CSWE Calls for Academic Freedom in Higher Education

Published on : March 30, 2023

Legislative proposals threaten to stifle higher education institutions’ ability to address fundamental values in social work education programs

Social work is a public service field founded on core values of justice, dignity and worth of a person, human relations, integrity, and competence; as a profession, social work is committed to anti-racist and anti-oppressive practices in serving diverse groups of people. Social work has at its core a charge to dismantle systemic barriers to equality and equity, as defined by accreditation standards required for educational programs in social work. Social work education prepares social workers for this through developing their critical-thinking and problem-solving skills, and developing knowledge through research, practice, and scientific inquiry.

Accreditation is a systematic and rigorous process of operationalizing this vision of social work and ensuring consumer protection and the public good through quality social work education programs. CSWE-accredited programs are held to higher standards of responsibility for educating students to be respectful and responsible social workers for diverse cultures and communities. Graduates from social work education programs are positioned to advocate for justice, equity, inclusion, and diversity.

CSWE accreditation standards are grounded in these core values and engage competent and qualified educators and community partners to ensure student competency in research, policy, theory, and practice of social work. These standards apply to all social work programs, regardless of whether they are at the undergraduate or graduate level or whether the course content is offered online or in a classroom. Graduation from a CSWE-accredited social work program provides assurance that the program in which a student enrolls is committed to quality education of students on social work competencies necessary to enter practice. This offers the opportunity of practice and/or licensure through the completion of a CSWE-accredited degree.

CSWE’s Commission on Accreditation is recognized by the Council on Higher Education Accreditation (CHEA). CHEA recognition assures the public that CSWE’s Commission on Accreditation is competent to engage in quality reviews of social work programs based on the CHEA recognition standards, which require accrediting organizations to “demonstrate a commitment to diversity, equity, and inclusion.”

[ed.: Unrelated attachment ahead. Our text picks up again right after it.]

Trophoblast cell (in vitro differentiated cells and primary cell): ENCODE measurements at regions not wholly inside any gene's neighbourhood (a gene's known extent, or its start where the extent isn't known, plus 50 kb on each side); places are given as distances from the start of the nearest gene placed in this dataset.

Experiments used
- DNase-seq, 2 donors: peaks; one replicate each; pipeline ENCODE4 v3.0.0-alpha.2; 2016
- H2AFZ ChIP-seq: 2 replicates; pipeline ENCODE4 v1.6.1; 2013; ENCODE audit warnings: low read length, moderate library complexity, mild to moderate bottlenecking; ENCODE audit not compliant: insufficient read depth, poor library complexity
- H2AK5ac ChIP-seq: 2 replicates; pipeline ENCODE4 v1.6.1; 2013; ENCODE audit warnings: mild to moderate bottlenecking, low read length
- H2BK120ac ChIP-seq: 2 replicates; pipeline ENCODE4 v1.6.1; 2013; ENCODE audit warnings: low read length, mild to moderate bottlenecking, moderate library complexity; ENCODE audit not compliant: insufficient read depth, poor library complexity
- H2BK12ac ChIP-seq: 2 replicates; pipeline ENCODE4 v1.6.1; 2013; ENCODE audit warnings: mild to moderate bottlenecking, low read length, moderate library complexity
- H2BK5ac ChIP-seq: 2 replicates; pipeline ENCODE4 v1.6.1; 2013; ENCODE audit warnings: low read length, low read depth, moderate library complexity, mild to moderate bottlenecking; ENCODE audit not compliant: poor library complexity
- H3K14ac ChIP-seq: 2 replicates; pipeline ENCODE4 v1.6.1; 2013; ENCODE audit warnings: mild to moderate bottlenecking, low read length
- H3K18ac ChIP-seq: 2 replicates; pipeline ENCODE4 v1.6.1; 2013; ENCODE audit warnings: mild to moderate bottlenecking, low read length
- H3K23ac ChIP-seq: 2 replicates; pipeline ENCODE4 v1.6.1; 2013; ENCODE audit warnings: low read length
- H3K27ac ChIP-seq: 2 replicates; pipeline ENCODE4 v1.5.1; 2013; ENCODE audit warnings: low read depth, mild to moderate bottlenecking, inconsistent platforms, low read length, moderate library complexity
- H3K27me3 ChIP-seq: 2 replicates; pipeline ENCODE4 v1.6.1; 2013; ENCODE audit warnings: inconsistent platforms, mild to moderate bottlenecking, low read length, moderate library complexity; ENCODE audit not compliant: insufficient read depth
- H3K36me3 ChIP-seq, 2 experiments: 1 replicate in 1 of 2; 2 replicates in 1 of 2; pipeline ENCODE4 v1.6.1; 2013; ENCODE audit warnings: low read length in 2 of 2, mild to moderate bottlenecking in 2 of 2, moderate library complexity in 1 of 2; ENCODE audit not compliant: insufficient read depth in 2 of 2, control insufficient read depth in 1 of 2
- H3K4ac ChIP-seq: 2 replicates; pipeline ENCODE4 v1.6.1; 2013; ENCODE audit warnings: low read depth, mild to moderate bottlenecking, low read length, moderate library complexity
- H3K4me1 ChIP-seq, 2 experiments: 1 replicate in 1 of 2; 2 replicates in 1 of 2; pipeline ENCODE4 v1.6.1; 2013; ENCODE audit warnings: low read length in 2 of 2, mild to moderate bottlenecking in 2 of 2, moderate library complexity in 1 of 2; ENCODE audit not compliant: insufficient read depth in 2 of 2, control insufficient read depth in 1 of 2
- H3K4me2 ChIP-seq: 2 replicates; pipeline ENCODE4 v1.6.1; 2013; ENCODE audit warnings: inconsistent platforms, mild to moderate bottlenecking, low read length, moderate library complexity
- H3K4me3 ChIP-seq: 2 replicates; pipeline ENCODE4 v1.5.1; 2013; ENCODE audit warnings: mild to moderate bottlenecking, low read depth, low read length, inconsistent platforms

In 2021, CSWE joined with the Association of American Colleges & Universities and dozens of other associations to denounce a growing number of state legislations that seek to dictate how the construct of racism can be taught in colleges and universities. The American Association of University Professors raised concerns that such legislation violates the First Amendment and principles of academic freedom through state censorship of teaching, research, and public speech.

Since this time, states have advanced legislation that infringes upon freedom in higher education. For example, Florida legislation, as proposed, requires that universities terminate programs which use “pedagogical methodology associated with critical theory,” including “critical race studies, critical ethnic studies, radical feminist theory, radical gender theory, queer theory, critical social justice or intersectionality.” This is a direct, broadside attack on academic freedom.

Academic freedom is the underpinning of higher education. Legislation that limits course content and curriculum decisions impinges on academic freedom. Topics that are off-limits are described in terms such as “divisive,” which is difficult to define and inherently subjective. Educators, not politicians, should make decisions about educational curriculum, pedagogy, and associated research. Decades of research by social work and other scholars document the continuing existence and significant consequences of racism, oppression, and inequality in our country. These words describe a painful and well-documented reality in our society, not an ideology. Legislative efforts to deny what makes us uncomfortable reflect a rejection of principles of free speech and commitment to opportunity and equality for all people.

In addition to this attack on academic freedom, the proposed legislation threatens the accreditation status and, in fact, the very existence of social work education programs and social workers serving communities across the nation. Across the United States and its territories, there are more than 125,000 social work students. Without social work education, the resulting depletion of human capital in human services and the health profession workforce will have profound impacts on economic outcomes of state institutions of higher education, health systems, and communities, including the most vulnerable members of society.

We remain steadfast in our commitment to engage in anti-racism, diversity, equity, and inclusion in the preparation of social work students. Therefore, CSWE calls upon social work educators, students, community partners, and allies to protect academic freedom and preserve the capacity of education as a tenet of democracy.